A nanny hands her young charge, a 1-year-old girl in Gucci sneakers. “Her mother loves you,” says the woman, as she steps back and holds up her phone for a photo. It’s an oppressively humid September afternoon, and Hargitay and the crew of NBC’s are shooting at a Manhattan park. More nannies with more babies approach. “I watch you every night,” says one.
You would not hand your baby to just any TV star.
“No, you wouldn’t — but they trust me,” says Hargitay, 55. “People can hand me their babies all day long. That’s just one of the perks of my job.” It’s a job the daughter of Mickey Hargitay (a Hungarian-born actor and 1955’s Mr. Universe) and Jayne Mansfield (who was killed in a car accident when Mariska, asleep in the back seat, was just 3) has been doing for a long time — 21 seasons as of Sept. 26, making the longest-running TV drama ever (Dick Wolf’s mother ship made it to 20).
The role of Olivia Benson, who has risen from detective to a lieutenant in her NYPD unit, has changed Hargitay’s life in big and small ways. She met her husband, star Peter Hermann, on the show in 2002 (they have three children ages 8 to 13). In 2004, she founded the Joyful Heart Foundation, becoming a powerful advocate for survivors of sexual assault and domestic violence.
Hargitay has become an icon of empathy and a pop culture touchstone whose legions of fans include Taylor Swift (they met in 2014 at an Ingrid Michaelson concert). In 2014, she began directing and in 2016 was made an executive producer on . She is now among the highest-paid actor-producers on television, earning a reported $450,000 per episode. “When I walk down the street and people say, ‘I knew what to do because of watching your show. I knew not to shower. I reported immediately. I took myself to the hospital instead of saying forget it, forget this ever happened,’ ” she says, “that’s what I’m most proud of.” Recalling the show’s evolution, its star also reveals her own.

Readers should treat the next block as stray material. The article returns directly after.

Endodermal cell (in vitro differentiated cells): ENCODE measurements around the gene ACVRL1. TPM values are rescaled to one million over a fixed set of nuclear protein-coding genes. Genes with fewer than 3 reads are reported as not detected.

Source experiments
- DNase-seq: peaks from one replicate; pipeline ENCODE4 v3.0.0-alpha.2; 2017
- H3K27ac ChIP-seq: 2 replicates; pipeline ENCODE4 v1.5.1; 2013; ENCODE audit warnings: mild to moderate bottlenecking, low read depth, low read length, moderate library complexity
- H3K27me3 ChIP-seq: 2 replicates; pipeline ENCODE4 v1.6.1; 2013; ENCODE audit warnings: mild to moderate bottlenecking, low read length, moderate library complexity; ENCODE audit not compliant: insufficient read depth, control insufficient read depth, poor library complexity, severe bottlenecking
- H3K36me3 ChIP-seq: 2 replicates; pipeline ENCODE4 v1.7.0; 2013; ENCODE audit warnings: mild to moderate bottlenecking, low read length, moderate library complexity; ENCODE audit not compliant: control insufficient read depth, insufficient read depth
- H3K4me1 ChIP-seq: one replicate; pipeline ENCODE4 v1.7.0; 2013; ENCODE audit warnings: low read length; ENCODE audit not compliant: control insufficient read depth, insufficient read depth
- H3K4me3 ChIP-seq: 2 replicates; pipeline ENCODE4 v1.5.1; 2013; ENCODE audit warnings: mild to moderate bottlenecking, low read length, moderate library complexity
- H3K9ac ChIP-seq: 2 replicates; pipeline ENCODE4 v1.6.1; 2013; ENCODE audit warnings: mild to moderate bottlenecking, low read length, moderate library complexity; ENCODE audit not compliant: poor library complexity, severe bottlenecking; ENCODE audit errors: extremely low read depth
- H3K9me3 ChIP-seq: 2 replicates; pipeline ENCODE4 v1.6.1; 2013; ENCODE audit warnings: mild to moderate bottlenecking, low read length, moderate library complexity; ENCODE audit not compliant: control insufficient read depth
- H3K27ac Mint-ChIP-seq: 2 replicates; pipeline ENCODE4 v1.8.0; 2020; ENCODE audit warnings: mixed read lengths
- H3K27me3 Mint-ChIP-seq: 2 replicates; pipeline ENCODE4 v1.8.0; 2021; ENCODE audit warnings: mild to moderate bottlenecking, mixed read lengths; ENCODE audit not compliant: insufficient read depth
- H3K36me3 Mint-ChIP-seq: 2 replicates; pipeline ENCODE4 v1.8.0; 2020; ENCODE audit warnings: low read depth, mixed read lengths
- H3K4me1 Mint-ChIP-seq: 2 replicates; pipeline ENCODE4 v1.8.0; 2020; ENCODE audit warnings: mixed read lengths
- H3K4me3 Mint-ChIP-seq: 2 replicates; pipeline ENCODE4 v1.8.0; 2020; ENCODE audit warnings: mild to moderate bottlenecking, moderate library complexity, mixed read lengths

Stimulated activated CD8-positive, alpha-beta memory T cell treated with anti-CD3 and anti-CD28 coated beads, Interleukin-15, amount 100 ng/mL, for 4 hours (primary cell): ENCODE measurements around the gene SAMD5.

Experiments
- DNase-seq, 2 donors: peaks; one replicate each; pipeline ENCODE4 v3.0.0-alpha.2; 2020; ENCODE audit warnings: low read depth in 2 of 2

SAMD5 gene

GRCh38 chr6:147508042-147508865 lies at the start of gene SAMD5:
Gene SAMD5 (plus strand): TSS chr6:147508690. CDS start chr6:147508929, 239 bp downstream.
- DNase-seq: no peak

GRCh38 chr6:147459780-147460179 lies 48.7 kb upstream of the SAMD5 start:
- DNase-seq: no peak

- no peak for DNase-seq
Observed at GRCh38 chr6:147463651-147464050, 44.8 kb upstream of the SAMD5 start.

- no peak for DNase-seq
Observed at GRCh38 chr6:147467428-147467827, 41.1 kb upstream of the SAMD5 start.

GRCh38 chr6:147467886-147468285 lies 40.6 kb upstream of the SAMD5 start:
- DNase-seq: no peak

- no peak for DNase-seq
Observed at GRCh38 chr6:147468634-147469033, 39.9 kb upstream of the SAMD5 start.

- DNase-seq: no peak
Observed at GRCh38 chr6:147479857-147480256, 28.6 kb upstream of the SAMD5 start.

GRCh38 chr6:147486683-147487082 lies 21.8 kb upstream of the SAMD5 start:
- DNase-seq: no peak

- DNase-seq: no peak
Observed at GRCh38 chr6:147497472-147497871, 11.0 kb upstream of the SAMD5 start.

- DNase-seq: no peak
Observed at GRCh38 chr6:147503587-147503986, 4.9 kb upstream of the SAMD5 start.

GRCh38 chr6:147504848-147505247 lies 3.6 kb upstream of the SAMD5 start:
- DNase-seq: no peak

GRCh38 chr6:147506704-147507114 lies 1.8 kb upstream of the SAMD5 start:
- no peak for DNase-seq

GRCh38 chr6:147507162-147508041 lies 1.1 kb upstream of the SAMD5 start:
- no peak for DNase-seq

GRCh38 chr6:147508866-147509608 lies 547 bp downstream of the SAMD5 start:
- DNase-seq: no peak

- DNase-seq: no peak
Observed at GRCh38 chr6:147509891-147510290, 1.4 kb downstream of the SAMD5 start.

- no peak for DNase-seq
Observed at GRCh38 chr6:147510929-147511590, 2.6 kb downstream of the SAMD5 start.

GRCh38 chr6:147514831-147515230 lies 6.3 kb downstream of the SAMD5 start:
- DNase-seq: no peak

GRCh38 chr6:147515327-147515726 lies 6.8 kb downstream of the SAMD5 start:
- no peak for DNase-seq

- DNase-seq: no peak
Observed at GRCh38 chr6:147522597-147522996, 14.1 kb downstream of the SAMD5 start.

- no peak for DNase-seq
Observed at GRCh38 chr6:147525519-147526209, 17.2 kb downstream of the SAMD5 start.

HARGITAY: I remember getting the pilot script; it was called at the time. I had just come off [she had an arc on season four]. And I always thought that I would go into comedy, that’s what I loved. My agent said, “Listen, this show, it’s very dark. I don’t know if it’s up your alley.” But then I read it. And I went, “Wait, this is what we’re going to talk about every week?” I remember feeling so passionately about it, and not scared of it, weirdly.
Then the show went on the air and I started to get the fan letters. And that’s when everything changed for me. These women were disclosing their stories of abuse. I was just absolutely floored. On , it was like: “Hey, I love your show. What’s it like working with George Clooney?” Now it was: “I’ve never told anyone this before, but my father’s been raping me since I was 6.” Letter after letter after letter. And the same thing that was happening in these letters was happening on the street with women disclosing: “Oh my gosh, thank you. It happened to me, I never told anyone.”
The themes of the letters were shame and isolation and so much suffering — private, excruciating suffering alone. I have boxes full of them. I actually hired rape crisis counselors to help me respond. I was on my honeymoon as I was formulating Joyful Heart and I had seven rape crisis counselors with me. Peter was heroic. (.) I didn’t know anything about foundations or advocacy. I just was a young person with a lot of motivation and passion to figure out how to respond. If this many people were reaching out, there was definitely a huge need.
The show has gotten better, more responsible, more aware, more thoughtful. We’re pretty careful. And we tell such a whole story. We don’t have a perfect record, but we don’t mess up too often. On the whole, all of us — writers, producers and actors — have respect for the subject matter as a bottom line. Yes, we solve crimes quicker than detectives in the real world. Yes, the wheels of justice in the real world turn more slowly than they do on our show. We’re not shooting a documentary every week. But I don’t think that we linger on the lurid details of a crime for the sake of enhancing the drama of an episode.